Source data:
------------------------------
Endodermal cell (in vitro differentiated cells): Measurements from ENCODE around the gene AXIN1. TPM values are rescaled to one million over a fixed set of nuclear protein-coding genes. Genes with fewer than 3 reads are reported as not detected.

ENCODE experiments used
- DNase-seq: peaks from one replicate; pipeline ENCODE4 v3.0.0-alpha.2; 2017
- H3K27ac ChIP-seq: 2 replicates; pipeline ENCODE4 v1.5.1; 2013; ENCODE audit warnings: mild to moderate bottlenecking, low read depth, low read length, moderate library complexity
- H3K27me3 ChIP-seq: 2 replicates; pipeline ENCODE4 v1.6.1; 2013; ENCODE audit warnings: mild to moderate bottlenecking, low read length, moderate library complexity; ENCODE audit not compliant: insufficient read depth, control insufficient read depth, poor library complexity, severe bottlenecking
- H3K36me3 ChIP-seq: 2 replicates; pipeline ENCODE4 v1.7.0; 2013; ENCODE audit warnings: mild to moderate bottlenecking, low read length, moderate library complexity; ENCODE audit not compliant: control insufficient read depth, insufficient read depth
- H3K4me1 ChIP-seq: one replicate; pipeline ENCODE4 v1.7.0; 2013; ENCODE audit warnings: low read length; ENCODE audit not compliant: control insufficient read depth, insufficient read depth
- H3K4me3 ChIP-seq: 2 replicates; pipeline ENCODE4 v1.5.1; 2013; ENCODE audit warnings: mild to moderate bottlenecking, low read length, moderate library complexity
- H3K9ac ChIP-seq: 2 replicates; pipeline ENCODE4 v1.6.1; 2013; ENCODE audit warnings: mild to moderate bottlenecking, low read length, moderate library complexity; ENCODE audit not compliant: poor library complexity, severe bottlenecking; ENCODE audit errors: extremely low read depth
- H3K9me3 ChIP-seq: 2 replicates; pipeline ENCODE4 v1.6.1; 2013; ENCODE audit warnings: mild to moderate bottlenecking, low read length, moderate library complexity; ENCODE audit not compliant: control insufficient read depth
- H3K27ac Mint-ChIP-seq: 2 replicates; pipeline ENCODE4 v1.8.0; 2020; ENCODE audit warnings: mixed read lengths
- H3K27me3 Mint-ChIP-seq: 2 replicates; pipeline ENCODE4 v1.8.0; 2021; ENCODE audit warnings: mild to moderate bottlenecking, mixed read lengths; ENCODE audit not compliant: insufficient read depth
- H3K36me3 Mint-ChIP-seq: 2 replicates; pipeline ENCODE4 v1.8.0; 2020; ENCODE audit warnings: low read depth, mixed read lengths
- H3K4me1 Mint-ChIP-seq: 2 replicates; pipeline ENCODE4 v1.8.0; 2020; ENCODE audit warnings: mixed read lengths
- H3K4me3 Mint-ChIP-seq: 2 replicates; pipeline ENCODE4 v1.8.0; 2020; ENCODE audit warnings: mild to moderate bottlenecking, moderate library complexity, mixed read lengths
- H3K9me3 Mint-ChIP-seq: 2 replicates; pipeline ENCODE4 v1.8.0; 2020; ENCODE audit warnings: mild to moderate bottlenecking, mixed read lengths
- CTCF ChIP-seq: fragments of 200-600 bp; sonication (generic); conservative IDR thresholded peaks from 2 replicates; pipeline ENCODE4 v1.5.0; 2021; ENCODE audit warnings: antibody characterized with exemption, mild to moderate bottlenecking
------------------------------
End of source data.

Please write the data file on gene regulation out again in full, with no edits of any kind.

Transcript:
Endodermal cell (in vitro differentiated cells): Measurements from ENCODE around the gene AXIN1. TPM values are rescaled to one million over a fixed set of nuclear protein-coding genes. Genes with fewer than 3 reads are reported as not detected.

ENCODE experiments used
- DNase-seq: peaks from one replicate; pipeline ENCODE4 v3.0.0-alpha.2; 2017
- H3K27ac ChIP-seq: 2 replicates; pipeline ENCODE4 v1.5.1; 2013; ENCODE audit warnings: mild to moderate bottlenecking, low read depth, low read length, moderate library complexity
- H3K27me3 ChIP-seq: 2 replicates; pipeline ENCODE4 v1.6.1; 2013; ENCODE audit warnings: mild to moderate bottlenecking, low read length, moderate library complexity; ENCODE audit not compliant: insufficient read depth, control insufficient read depth, poor library complexity, severe bottlenecking
- H3K36me3 ChIP-seq: 2 replicates; pipeline ENCODE4 v1.7.0; 2013; ENCODE audit warnings: mild to moderate bottlenecking, low read length, moderate library complexity; ENCODE audit not compliant: control insufficient read depth, insufficient read depth
- H3K4me1 ChIP-seq: one replicate; pipeline ENCODE4 v1.7.0; 2013; ENCODE audit warnings: low read length; ENCODE audit not compliant: control insufficient read depth, insufficient read depth
- H3K4me3 ChIP-seq: 2 replicates; pipeline ENCODE4 v1.5.1; 2013; ENCODE audit warnings: mild to moderate bottlenecking, low read length, moderate library complexity
- H3K9ac ChIP-seq: 2 replicates; pipeline ENCODE4 v1.6.1; 2013; ENCODE audit warnings: mild to moderate bottlenecking, low read length, moderate library complexity; ENCODE audit not compliant: poor library complexity, severe bottlenecking; ENCODE audit errors: extremely low read depth
- H3K9me3 ChIP-seq: 2 replicates; pipeline ENCODE4 v1.6.1; 2013; ENCODE audit warnings: mild to moderate bottlenecking, low read length, moderate library complexity; ENCODE audit not compliant: control insufficient read depth
- H3K27ac Mint-ChIP-seq: 2 replicates; pipeline ENCODE4 v1.8.0; 2020; ENCODE audit warnings: mixed read lengths
- H3K27me3 Mint-ChIP-seq: 2 replicates; pipeline ENCODE4 v1.8.0; 2021; ENCODE audit warnings: mild to moderate bottlenecking, mixed read lengths; ENCODE audit not compliant: insufficient read depth
- H3K36me3 Mint-ChIP-seq: 2 replicates; pipeline ENCODE4 v1.8.0; 2020; ENCODE audit warnings: low read depth, mixed read lengths
- H3K4me1 Mint-ChIP-seq: 2 replicates; pipeline ENCODE4 v1.8.0; 2020; ENCODE audit warnings: mixed read lengths
- H3K4me3 Mint-ChIP-seq: 2 replicates; pipeline ENCODE4 v1.8.0; 2020; ENCODE audit warnings: mild to moderate bottlenecking, moderate library complexity, mixed read lengths
- H3K9me3 Mint-ChIP-seq: 2 replicates; pipeline ENCODE4 v1.8.0; 2020; ENCODE audit warnings: mild to moderate bottlenecking, mixed read lengths
- CTCF ChIP-seq: fragments of 200-600 bp; sonication (generic); conservative IDR thresholded peaks from 2 replicates; pipeline ENCODE4 v1.5.0; 2021; ENCODE audit warnings: antibody characterized with exemption, mild to moderate bottlenecking